Skip to content
“The DNA is a Match”: Confirmation Bias
We have more information at our fingertips than ever before, but this doesn’t mean we’re making better decisions. Why? One culprit: the confirmation bias.
The Attractiveness Halo Effect
When it comes to food, presentation and taste are connected: the eyes eat first. The science suggests we apply a similar idea to people: attractive people are seen as smarter, kinder, more moral, and so on. It’s called the attractiveness halo.
The Availability Bias
What’s more likely: death by shark attack, or death by lightning strike? The science suggests you’ll choose “shark attack”… but that’s not the right answer. So why do so many of us agree?
Race Bias in Hiring: When Both Applicant and Employer Lose
In a groundbreaking study, sociologist Devah Pager showed that being Black hurts an applicant's chances of being hired just as much as a felony conviction. What do decisions based on gut instincts mean for the survival of a business?
Hear Me Out: Accent Bias
Voices are more than just sounds. They’re auditory faces that can give clues to who we are. But are these always accurate? How might accents skew our decision-making?
The Standards We Choose: The Police Chief Study
We like to think we use objective criteria to make our decisions. But what happens when we choose the person first, and then choose the standard that supports our decision?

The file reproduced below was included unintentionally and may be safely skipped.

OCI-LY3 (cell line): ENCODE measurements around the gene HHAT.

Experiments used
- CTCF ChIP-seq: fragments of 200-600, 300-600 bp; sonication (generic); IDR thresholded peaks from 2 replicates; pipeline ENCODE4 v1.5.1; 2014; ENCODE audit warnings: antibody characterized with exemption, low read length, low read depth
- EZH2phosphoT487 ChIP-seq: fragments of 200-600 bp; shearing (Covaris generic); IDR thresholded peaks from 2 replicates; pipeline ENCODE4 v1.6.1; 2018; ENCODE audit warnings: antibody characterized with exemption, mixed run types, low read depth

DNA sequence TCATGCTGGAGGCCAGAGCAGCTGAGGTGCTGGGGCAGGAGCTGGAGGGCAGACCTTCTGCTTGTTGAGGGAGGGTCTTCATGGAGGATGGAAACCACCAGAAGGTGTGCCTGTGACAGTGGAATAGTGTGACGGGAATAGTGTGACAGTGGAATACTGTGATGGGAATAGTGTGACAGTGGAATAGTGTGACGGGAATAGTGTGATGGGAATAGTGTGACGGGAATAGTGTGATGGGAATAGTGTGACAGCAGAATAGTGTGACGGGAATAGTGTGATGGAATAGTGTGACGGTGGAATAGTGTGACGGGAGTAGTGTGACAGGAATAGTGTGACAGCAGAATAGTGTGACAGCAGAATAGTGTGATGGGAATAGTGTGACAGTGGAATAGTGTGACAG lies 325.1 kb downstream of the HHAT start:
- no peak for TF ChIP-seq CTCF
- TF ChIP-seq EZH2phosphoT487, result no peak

Sometimes it makes sense to shift our standards based on context. But are we raising and lowering the bar when we shouldn’t?
Implicit Revolution 2: Testing Our Implicit Associations
In Part 2, we explore the story of a small group of scientists, the test they developed to reveal implicit process of the mind, and how they harnessed the birth of the internet to share it with the world.
Implicit Revolution 1: How We Develop Implicit Bias
40 years ago, researchers found that patients with amnesia could form new memories… implicitly. This sparked an ongoing revolution in research on the hidden mind.
We work out, then pig out. We donate to charity, then indulge in retail therapy. Does this also happen with our good deeds? How can we avoid bringing moral scorecards to the workplace?
The Endowment Effect
We overvalue the things we own. This is fine when it’s a family keepsake or memento – but how does this influence the decisions we make about homes, investments, and more?
You perform well at work one day, but not the next. One person sees you as “warm”; another as “cold”. Maybe it’s you – but there’s another possibility: that others’ expectations are shaping your behavior.
Can You Solve the Surgeon Riddle?
Expectations help us quickly navigate our world. Yet they can also blind us to the simple solutions, talent, and opportunities that are right in front of us. How?